Architecture is about words as much as images.
Let that sink in for just a moment … I say this after a week of mid-term and project reviews in my department. The reason I say such a thing is quite obvious, to me, but I think for many in school and also in the profession, it is not so simple. I am not attempting to say that I am the most eloquent speaker when it comes to describing my work, ideas or goals. This skill takes time to learn (for some) and typically a fair amount of preparation. Despite the fact that I most often prefer to just “wing-it”, I must confess that I do not think this is how to present my best. Of anything. Ever.
So as I have sat through several dozen presentations so far this week with more to come, (it’s the week before spring break) I can point out the exact moment the students either “intrigued” or “lost” their jury. For the most part, the presenter never notices this occurrence. Or when they do, it is most assuredly too late. I admit that this is probably a difficult item to pinpoint while you are in the moment speaking about your work. But I can guarantee you that it is there and if you were able to watch a video of your presentation, you would also be able to see this moment. I think to a certain extent it is our need as designers to over-explain our work. This may be one of the best times to fulfill one the most infamous of adages in architecture… “Less is More.”
There is a point at which your words about your design begin to work against you. So it is often best, especially in a jury review, to let questions be asked so that you can respond to the inquiries. Now you must still provide and discuss the important aspects of your project, but make a sound attempt to curb yourself and not overspeak. Granted, even in that scenario you can still say the wrong thing and muddle your project in the eyes of the jury. I have seen this happen to first-year students, graduate students, and professionals of many years. No one is beyond this possible misstep in our profession, but your goal should be to lower the possibilities when you speak about your work.
I believe this springs from the trouble with words. They sell your ideas just as much if not more than your images. They should work together and reinforce each other. The words supplement your images and give them meaning. This is where the stumbles begin. How is it best to manage this bit of typical behavior? Well as I seem to repeatedly tell my students, talk about the main singular idea or concept that drives your project. You don’t have one you say? Well, then that is a major problem already. One of my main methods to combat this in my studios is to get my students to select a word, phrase, or sentence to “describe” their project concept or goal. I find that many students struggle with this exercise. In reality, many professionals have the exact same struggles. Many of the most successful architects have the ability to bring an emotional, theoretical or idealistic element to the way they speak about their projects. This is how they convince others to hire them to create those projects. This is an innate skill in some, but it can be a cultivated skill as well.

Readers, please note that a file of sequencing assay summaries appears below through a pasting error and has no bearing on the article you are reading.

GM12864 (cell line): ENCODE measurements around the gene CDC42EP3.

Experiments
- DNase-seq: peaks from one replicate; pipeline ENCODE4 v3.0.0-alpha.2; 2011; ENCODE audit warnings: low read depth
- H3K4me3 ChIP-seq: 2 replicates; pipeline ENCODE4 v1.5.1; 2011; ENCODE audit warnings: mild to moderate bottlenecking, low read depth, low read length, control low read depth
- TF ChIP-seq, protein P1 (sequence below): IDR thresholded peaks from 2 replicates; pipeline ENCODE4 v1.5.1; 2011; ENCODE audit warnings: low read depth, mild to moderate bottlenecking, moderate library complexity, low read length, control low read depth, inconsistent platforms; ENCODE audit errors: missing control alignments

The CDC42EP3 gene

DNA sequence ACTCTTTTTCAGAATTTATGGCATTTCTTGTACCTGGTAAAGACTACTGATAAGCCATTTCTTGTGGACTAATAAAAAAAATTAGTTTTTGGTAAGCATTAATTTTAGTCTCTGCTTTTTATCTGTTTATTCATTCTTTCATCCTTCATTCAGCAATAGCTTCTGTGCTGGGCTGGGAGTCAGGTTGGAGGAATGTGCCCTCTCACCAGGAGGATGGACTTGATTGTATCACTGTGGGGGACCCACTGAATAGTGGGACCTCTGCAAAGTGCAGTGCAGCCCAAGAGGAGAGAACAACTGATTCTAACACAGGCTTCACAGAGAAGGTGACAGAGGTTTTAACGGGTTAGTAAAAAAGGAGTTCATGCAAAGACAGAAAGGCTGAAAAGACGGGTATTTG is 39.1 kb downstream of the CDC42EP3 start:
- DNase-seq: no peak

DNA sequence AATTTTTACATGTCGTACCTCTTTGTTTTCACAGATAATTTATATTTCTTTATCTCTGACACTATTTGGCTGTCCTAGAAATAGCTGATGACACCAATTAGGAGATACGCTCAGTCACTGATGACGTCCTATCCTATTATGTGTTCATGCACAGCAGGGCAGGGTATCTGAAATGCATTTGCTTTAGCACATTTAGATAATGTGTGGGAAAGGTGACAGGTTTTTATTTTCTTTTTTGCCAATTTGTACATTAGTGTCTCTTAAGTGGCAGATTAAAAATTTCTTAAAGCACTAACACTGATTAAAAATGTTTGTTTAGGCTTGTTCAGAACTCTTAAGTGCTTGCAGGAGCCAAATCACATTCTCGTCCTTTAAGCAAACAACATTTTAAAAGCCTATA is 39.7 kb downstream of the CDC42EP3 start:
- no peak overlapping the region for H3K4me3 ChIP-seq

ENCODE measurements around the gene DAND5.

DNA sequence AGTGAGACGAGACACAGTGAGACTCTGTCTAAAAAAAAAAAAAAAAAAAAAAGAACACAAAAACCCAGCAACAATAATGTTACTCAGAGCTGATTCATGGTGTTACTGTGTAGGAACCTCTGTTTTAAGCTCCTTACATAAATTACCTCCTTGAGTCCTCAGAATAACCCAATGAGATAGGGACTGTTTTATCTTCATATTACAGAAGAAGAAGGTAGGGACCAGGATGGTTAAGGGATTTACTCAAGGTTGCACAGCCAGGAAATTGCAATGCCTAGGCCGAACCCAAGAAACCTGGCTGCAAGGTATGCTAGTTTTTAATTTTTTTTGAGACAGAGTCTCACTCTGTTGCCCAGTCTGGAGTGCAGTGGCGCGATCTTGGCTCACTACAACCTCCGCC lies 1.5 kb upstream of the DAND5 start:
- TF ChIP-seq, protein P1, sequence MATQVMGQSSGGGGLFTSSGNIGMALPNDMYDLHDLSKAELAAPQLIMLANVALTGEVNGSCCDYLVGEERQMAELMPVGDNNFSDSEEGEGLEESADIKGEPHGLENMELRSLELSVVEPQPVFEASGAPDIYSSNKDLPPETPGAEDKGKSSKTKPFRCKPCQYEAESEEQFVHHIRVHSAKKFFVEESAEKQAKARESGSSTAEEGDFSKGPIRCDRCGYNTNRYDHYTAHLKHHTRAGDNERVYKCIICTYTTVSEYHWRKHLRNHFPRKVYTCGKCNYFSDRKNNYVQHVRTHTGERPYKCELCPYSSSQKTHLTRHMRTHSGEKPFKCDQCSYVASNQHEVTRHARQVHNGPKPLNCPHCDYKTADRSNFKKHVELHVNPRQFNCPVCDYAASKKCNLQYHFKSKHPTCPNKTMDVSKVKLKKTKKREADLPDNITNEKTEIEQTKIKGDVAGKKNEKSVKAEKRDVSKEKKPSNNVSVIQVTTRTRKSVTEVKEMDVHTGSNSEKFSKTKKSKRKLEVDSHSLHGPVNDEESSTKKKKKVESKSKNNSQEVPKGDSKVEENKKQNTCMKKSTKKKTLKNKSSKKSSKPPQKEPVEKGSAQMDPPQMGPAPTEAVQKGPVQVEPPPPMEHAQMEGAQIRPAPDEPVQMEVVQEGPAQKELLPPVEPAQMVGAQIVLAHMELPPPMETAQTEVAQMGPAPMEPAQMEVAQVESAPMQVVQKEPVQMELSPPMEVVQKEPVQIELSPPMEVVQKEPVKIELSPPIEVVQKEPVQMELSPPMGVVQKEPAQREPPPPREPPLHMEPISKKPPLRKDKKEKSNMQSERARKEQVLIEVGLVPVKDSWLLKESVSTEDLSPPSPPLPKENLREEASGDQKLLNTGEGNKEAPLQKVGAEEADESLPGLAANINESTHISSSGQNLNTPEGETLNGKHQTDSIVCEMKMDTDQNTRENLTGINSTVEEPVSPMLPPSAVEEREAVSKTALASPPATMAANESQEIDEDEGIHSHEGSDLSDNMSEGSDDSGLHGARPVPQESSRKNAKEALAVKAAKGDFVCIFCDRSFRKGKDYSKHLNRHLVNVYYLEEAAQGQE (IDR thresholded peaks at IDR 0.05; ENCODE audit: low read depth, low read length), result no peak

How do we talk about architecture? It should be not in the sense that you are a tour guide hired by the owner to walk someone through your project.
“On the left, we have the main exhibit area, and just beyond you will find the offices and public restrooms…”
Do you now feel inspired or excited about the new space exploration museum I am designing? (insert any project you think would be the most awesome to design) I exaggerate a bit to prove the point here. What is it about the project that excites you? How can you put that into words? Which of those words have the most powerful meanings? Once you can define that, it should become the mantra of your project. Does this decision inform that idea? Does this spatial arrangement? Materials?
“ This project is about our connection to the universe both known and unknown.”
Is that more interesting? Do you want to know more? I would wager to say that you do. Now I have a vision for the project. How do I attempt to express this concept in form, spatial arrangements, materials, positive and negative, light and dark, seen and unseen? This is a statement about a project that offers multiple opportunities and responses. There is no one right answer. You have the freedom to make this your own. How do you think humans connect to the universe? How can you enhance this connection with your project? Or can you explain it within your project?
To be brutally honest with myself, this is a skill that I have not excelled at in my professional career. But as I have been teaching, this skill is now one that I critically consider all the time. I think about the manner in which I speak about architecture and how to do that with increased clarity. This is not to mean that I now expend more of my words in jargon and archi-talk, but that words are chosen carefully. I feel as though during my attempts to help my students clarify their own thoughts about architecture, I have begun to do the same for my thoughts about architecture. In the end, I strongly believe I will be much better for having done so.
Remember… Architecture is difficult. If it were easy, everyone would do it.
Until next time,